Keira and I were walking to school this morning and this afternoon’s swimming lesson came up in conversation. Keira said, ‘I hope Mum lets us practice butterfly, today – it’s my favourite stroke’, before asking me, ‘Do you think it is difficult for Mum to come up with a whole load of interesting lessons. I flipped the question back to Keira, ‘I don’t know – what do you think makes an interesting lesson?’ The following thoughts emerged from my ten year old daughter in the next 100 yards.
What Makes A Lesson Interesting?
Make it hard, but not too hard
Make it fun, especially if you’ve been good
Use different techniques
Involve people, ask them what they want to know
Encourage and support people, help them with their fear
Show me don’t tell me
‘What do you mean, show me don’t tell me?’ I asked. Keira replied, ‘There’s no point in telling a small child that the deep end is two metres deep, you need to get in the water and show them what that looks like and feels like’. And there we were – close enough to school for Keira’s embarrassment alarm to sound. A quick kiss, an ‘I love you’ and she was gone.
I walked home, lifted by the conversation and the sunny day. We didn’t get round to talking about Keira’s opening question, I’ll see what Keira thinks about that later this afternoon, but as a simple guide to what makes a lesson interesting, I think Keira is pretty much on the money here. What might you add to her list?
Whilst at the L&D Connect event I heard lots of talk of how L&D practitioners dislike the idea of training being dished out ‘like Smarties‘. The implication was that organisations could hand out training and learning like brightly coloured little sugary treats. People were saying stuff like ‘There’s more to training and development than that’. And I’m inclined to agree.
The following day as I wander round the Olympia exhibition hall at the CIPD event I hear the same thing being discussed and at the same time I find myself almost overwhelmed with brightly coloured sugary treats. In disbelief I took stacks of pictures of the offending sweeties. They were everywhere, here are just a few of them (and to avoid embarrassment I’ve left all the promotional branded ones out).
Are you feeling sick yet? No – OK here’s more:
Enough already! Is the L&D product market place really so uninspiring that you need to lure someone to your stand with the promise of sweeties? It strikes me that L&D professionals and suppliers might want to get together and talk about this because from where I’m sitting – the Smarties conversation didn’t sit well among all the……Smarties (other sugary treats are available).
Gareth and I have recently started working with an interesting company called Careergro. They are in the field of employee owned career development and as part of our initial working together, we’ve been discussing the similarities and differences between career development and performance appraisals.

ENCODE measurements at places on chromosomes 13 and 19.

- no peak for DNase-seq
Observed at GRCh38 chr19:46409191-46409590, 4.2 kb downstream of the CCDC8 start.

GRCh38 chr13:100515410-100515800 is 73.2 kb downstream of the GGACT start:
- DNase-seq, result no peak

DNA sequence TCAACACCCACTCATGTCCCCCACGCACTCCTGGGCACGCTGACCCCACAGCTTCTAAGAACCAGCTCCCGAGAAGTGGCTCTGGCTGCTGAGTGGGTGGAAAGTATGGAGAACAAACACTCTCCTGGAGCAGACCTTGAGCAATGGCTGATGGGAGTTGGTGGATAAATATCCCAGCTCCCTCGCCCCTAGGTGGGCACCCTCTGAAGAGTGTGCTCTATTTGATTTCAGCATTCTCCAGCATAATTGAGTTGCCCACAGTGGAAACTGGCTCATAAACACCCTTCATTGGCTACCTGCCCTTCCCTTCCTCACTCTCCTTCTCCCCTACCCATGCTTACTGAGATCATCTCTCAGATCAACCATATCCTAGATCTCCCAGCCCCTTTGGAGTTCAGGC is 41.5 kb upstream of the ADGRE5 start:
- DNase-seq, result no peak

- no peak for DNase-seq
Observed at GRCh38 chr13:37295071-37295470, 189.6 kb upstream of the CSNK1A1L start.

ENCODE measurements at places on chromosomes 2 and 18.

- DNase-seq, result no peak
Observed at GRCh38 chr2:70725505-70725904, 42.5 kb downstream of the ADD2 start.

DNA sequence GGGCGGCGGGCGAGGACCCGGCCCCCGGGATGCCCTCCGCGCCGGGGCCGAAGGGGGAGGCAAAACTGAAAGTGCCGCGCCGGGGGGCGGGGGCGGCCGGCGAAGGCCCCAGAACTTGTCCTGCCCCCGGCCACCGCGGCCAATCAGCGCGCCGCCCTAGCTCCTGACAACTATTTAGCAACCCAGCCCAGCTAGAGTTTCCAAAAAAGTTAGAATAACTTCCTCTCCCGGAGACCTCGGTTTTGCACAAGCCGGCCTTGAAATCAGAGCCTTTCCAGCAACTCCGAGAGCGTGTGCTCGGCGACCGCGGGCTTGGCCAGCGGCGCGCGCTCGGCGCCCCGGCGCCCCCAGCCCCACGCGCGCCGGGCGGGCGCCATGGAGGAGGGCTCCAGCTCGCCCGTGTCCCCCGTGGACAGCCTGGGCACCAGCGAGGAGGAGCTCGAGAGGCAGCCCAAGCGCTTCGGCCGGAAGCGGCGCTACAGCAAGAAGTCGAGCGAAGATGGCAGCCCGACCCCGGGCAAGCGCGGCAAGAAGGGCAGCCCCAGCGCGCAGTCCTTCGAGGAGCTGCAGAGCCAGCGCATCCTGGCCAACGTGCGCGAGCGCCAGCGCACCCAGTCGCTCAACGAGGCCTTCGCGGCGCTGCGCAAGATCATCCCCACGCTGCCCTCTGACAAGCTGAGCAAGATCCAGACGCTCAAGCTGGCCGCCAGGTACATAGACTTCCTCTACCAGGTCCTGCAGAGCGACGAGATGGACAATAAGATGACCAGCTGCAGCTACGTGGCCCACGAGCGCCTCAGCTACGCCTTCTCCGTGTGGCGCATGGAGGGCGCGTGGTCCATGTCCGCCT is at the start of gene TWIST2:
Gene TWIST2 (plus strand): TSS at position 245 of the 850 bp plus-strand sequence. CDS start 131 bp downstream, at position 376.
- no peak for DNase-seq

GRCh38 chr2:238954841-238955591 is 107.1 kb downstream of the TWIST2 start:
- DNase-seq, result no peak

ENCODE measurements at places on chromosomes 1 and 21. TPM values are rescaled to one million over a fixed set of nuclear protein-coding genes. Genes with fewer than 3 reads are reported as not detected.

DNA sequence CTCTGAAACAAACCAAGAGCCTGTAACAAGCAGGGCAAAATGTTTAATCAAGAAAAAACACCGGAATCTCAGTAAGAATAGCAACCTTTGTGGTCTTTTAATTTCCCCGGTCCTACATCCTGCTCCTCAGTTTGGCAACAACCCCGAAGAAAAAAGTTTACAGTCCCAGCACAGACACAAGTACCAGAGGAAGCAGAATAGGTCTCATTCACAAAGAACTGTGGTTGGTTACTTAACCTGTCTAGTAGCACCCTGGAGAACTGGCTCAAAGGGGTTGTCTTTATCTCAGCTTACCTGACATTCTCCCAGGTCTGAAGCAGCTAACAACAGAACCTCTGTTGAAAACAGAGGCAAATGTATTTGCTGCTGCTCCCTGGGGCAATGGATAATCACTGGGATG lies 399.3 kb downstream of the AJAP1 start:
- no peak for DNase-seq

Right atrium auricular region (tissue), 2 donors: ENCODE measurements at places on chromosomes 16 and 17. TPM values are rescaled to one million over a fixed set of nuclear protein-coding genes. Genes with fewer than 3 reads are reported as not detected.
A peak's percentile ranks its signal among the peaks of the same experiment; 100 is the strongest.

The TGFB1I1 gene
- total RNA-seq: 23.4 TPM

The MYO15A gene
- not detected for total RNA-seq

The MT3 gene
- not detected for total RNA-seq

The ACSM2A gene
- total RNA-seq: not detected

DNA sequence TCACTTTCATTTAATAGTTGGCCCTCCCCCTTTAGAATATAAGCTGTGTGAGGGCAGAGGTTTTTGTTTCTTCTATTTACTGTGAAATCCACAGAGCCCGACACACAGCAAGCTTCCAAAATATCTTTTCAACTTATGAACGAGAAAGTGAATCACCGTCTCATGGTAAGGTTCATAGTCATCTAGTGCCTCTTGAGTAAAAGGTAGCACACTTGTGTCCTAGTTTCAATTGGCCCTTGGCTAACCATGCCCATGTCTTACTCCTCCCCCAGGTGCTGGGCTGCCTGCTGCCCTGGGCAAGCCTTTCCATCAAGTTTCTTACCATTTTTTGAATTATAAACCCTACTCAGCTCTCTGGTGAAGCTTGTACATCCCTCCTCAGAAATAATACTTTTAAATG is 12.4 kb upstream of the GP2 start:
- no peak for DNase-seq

So I’m grateful to Felix Wetzel for sharing a great talk from TEDxPortsmouth over on Google Plus. It’s called Serious About Performance, by the sports and business coach Dr Chris Shambrook. I’ve embedded the talk down below so you can take a look if the following observations from it interest you. And even if they don’t, it’s worth a watch for a fantastic sporting analogy (around five minutes into the film).
Dr Chris says that in most companies, people wrongly think that performance = results. Wrong! Results are output, they are goals (usually set for you) and how you are doing against those goals. Performance is about doing the things you need to do to get out what you want. Performance is input and output. It is about understanding your potential and developing it so that you achieve the best results you can.
In the workplace, performance improvement is almost universally seen as a bad thing, as a problem. Dr Chris thinks everyone should have a performance improvement plan – that we should seek it out, demand it and use it as a way of helping us fulfil our potential. I think that’s a much healthier attitude and when practiced, quickly integrates performance and career development.
Static versus Flow
Usually, performance is appraised annually. I feel sick just writing that last sentence, performance needs evaluating all the time. The annual appraisal sucks – I know no one who looks forward to giving or receiving one. Feedback needs to be regular – and seek it out. Otherwise, Dr Chris says it’s just a euphemism for criticism.
Weakness versus Strength
Most people leave their performance reviews with a clear understanding of their inadequacies. To achieve high performance you must focus on strengths. How can I deliberately and consistently make strong into stronger. Then, and only then, should I address my weaknesses.
Money as a Motivator
Dr Chris says ‘we start incentivising people to do behaviours and start manipulating them by introducing money’. When money is used as a motivator for results in sport, it’s when corruption is present. He uses cricket and match fixing to illustrate this, and I’m reminded of Robin Schooling’s excellent blog post about the New Orleans Saints on the same subject.
Choose Your Attitude
Choosing your attitude towards high performance is critical. Choose to be the best you can be and show that attitude as a role model to others. Readers who have been with me for the long haul may recall a post I wrote back in September 2009 after meeting with Chris Boardman. He saw this as vital too.
Does your company confuse performance with results? And who is responsible for your performance?